Arizona Gov. Doug Ducey: Barbers and salons to reopen May 8, restaurant dine-in operations return May 11

Gov. Doug Ducey held a news conference on the COVID-19 pandemic on Monday, outlining a plan for the state to resume dine-in operations at restaurants, as well as a plan to allow barbers and hair salons to resume operations.

Ducey: Arizona headed in the right direction

During Monday's news conference, Gov. Ducey said Arizona is "headed in the right direction" in terms of the pandemic, with a downward trajectory of flu and COVID-like illnesses, as well as a downward trajectory of positive COVID-19 tests and expanded testing availability.

Reopening plans announced for salons

During the news conference, Gov. Ducey provided information on when salons, barbershops, and restaurants can resume operations, on a day when non-essential businesses are allowed to reopen in Arizona to a limited degree.

On April 29, Gov. Ducey announced that Arizona's stay-at-home order, which took effect on March 31will be extended to May 15.

"We’re going to return to physical health and economic health the Arizona way," Gov. Ducey said, during a news conference on April 29. "It will be gradual and phased in."

Elective surgeries have resumed, starting on May 1. 1,090 establishments were declared eligible to resume surgeries, according to Gov. Ducey.

On Monday, retailers not classified as an essential business were allowed to operate through delivery service and other means that do not entail in-store sales.

On May 8, non-essential retailers can sell items to customers in-store. Barbers and salons will also be allowed to reopen on that date. These establishments will have to implement health protection measures and CDC guidelines, including reduced capacity and comprehensive sanitation protocols.

In addition, salons and barbershops will have to provide cloth face coverings for employees and visitors to wear, and they are being asked to operate on an appointment-only basis to manage occupancy levels. Meanwhile, waiting areas and service areas should provide for appropriate physical distancing.

Restaurants allowed to resume dine-in operations

Meanwhile, dine-in services at restaurants will be allowed to resume on May 11, with certain health protection guidelines in place, such as limiting dining parties to no more than 10 people, operating at a reduced capacity, and implement symptom screening for employees prior to the start of their work shift.

In addition, restaurants are asked to continue to provide delivery or curbside service, implement comprehensive sanitation protocols, and limit areas that are conducive to congregating.

Plans for gyms and pools will be announced at a later time, according to Gov. Ducey.

Expanded testing, contact tracing

The news conference on Monday also happened after the first weekend of a COVID-19 testing blitz. During Monday's news conference, Gov. Ducey announced that more positive cases of COVID-19 will be reported as a result of more people getting tested. In addition, the state government has a goal to increase testing at long-term care facilities, as well as for inmates and correctional officers at correctional facilities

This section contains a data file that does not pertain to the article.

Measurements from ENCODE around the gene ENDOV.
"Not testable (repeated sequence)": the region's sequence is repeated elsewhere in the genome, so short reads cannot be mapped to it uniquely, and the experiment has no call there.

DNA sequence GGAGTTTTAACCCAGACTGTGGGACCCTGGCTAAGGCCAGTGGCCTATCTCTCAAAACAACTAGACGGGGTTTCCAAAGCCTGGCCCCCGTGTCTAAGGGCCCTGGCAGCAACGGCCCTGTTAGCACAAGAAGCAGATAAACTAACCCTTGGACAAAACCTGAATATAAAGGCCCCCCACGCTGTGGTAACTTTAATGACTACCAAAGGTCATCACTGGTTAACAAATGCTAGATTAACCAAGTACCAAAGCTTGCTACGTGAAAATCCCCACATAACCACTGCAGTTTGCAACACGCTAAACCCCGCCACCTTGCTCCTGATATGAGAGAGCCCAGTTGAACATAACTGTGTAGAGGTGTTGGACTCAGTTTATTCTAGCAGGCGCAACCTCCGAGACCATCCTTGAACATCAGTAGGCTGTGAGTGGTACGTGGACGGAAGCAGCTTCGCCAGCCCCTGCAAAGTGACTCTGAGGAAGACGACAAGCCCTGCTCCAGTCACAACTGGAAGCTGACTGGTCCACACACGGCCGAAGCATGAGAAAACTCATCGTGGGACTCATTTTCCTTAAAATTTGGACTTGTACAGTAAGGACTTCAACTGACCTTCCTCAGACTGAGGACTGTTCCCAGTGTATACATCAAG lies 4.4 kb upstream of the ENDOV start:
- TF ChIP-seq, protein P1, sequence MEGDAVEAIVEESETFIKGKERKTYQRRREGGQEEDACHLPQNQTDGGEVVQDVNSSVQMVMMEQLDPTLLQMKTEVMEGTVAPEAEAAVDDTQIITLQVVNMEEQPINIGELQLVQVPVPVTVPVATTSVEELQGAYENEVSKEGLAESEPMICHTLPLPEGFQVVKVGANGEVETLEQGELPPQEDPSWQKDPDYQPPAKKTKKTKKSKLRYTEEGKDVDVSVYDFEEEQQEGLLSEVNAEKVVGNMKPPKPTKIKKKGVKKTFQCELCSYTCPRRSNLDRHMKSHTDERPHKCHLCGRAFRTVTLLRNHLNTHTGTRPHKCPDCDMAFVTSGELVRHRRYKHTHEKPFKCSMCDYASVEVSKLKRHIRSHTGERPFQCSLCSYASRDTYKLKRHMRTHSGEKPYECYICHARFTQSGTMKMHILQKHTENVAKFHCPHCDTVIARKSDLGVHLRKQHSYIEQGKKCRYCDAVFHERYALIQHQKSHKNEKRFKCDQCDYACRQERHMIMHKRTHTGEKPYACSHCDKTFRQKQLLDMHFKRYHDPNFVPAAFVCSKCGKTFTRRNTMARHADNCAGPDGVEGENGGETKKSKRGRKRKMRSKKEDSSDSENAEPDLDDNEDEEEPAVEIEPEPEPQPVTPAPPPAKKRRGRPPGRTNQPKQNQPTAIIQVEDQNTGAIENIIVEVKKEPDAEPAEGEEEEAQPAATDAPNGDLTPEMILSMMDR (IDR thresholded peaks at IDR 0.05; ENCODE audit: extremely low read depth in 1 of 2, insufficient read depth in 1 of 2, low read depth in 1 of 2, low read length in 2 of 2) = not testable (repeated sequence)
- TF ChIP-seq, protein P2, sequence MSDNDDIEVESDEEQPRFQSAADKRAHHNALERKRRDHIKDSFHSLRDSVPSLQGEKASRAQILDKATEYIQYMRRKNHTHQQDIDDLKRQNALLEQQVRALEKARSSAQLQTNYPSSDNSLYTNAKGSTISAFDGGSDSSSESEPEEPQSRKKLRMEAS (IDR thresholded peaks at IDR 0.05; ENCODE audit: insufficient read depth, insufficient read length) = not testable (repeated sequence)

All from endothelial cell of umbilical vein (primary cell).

Gov. Ducey also said, during the news conference, that more information on a contact tracing program will be released later by the Arizona Department of Health Services.

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COVID-19 symptoms

Symptoms for coronavirus COVID-19 include fever, coughing, and shortness of breath. These, of course, are similar to the common cold and flu. 

Expect a common cold to start out with a sore or scratchy throat, cough, runny and/or stuffy nose. Flu symptoms are more intense and usually come on suddenly, and can include a high fever. 

Symptoms of COVID-19 may appear more slowly. They usually include fever, a dry cough and noticeable shortness of breath, according to the World Health Organization. A minority of cases develop pneumonia, and the disease is especially worrisome for the elderly and those with other medical problems such as high blood pressure, obesity, diabetes or heart conditions.

RELATED: Is it the flu, a cold or COVID-19? Different viruses present similar symptoms

Right now there's one big difference between flu and coronavirus: A vaccine exists to help prevent the flu and it's not too late to get it. It won't protect you from catching the coronavirus, but may put you in a better position to fight it.

To protect yourself, wash your hands well and often, keep them away from your face, and avoid crowds and standing close to people.

And if you do find yourself showing any of these flu or coronavirus symptoms - don't go straight to your doctor's office. That just risks making more people sick, officials urge. Call ahead, and ask if you need to be seen and where.

In order to protect yourself from a possible infection, the CDC recommends: 

Avoid close contact with people who are sick.

Avoid touching your eyes, nose, and mouth.

Stay home when you are sick.

Cover your cough or sneeze with a tissue, then throw the tissue in the trash.

Clean and disinfect frequently touched objects and surfaces using a regular household cleaning spray or wipe.

Wash your hands often with soap and water for at least 20 seconds, especially after going to the bathroom; before eating; and after blowing your nose, coughing, or sneezing.

Additional resources

Coronavirus (COVID-19) - How it spreads, symptoms, prevention, treatment, FAQ (In Spanish/En Español)

Arizona COVID-19 Response - Public resources, FAQ, webinars (In Spanish/En Español)

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